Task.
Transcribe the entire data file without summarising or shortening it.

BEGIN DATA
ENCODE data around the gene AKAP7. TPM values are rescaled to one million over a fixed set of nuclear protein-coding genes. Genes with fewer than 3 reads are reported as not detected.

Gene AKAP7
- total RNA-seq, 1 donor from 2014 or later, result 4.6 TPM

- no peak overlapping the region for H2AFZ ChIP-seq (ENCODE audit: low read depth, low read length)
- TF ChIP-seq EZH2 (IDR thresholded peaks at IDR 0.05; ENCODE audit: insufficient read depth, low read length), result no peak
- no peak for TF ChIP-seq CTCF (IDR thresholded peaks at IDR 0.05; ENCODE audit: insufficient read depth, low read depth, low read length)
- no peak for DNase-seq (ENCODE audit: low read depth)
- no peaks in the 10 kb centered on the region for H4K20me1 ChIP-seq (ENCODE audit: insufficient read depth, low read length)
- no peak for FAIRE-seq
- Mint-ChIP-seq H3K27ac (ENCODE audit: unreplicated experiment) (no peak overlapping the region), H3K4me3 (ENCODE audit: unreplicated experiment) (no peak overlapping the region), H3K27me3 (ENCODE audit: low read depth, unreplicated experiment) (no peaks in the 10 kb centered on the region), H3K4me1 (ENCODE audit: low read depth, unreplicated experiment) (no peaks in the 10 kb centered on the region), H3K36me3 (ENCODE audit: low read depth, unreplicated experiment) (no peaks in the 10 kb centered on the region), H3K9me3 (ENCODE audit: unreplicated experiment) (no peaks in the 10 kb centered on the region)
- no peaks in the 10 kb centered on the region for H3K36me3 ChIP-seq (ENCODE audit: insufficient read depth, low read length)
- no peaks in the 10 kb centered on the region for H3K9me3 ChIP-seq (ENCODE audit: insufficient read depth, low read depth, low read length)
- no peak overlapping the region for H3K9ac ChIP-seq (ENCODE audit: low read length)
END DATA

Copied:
ENCODE data around the gene AKAP7. TPM values are rescaled to one million over a fixed set of nuclear protein-coding genes. Genes with fewer than 3 reads are reported as not detected.

Gene AKAP7
- total RNA-seq, 1 donor from 2014 or later, result 4.6 TPM

- no peak overlapping the region for H2AFZ ChIP-seq (ENCODE audit: low read depth, low read length)
- TF ChIP-seq EZH2 (IDR thresholded peaks at IDR 0.05; ENCODE audit: insufficient read depth, low read length), result no peak
- no peak for TF ChIP-seq CTCF (IDR thresholded peaks at IDR 0.05; ENCODE audit: insufficient read depth, low read depth, low read length)
- no peak for DNase-seq (ENCODE audit: low read depth)
- no peaks in the 10 kb centered on the region for H4K20me1 ChIP-seq (ENCODE audit: insufficient read depth, low read length)
- no peak for FAIRE-seq
- Mint-ChIP-seq H3K27ac (ENCODE audit: unreplicated experiment) (no peak overlapping the region), H3K4me3 (ENCODE audit: unreplicated experiment) (no peak overlapping the region), H3K27me3 (ENCODE audit: low read depth, unreplicated experiment) (no peaks in the 10 kb centered on the region), H3K4me1 (ENCODE audit: low read depth, unreplicated experiment) (no peaks in the 10 kb centered on the region), H3K36me3 (ENCODE audit: low read depth, unreplicated experiment) (no peaks in the 10 kb centered on the region), H3K9me3 (ENCODE audit: unreplicated experiment) (no peaks in the 10 kb centered on the region)
- no peaks in the 10 kb centered on the region for H3K36me3 ChIP-seq (ENCODE audit: insufficient read depth, low read length)
- no peaks in the 10 kb centered on the region for H3K9me3 ChIP-seq (ENCODE audit: insufficient read depth, low read depth, low read length)
- no peak overlapping the region for H3K9ac ChIP-seq (ENCODE audit: low read length)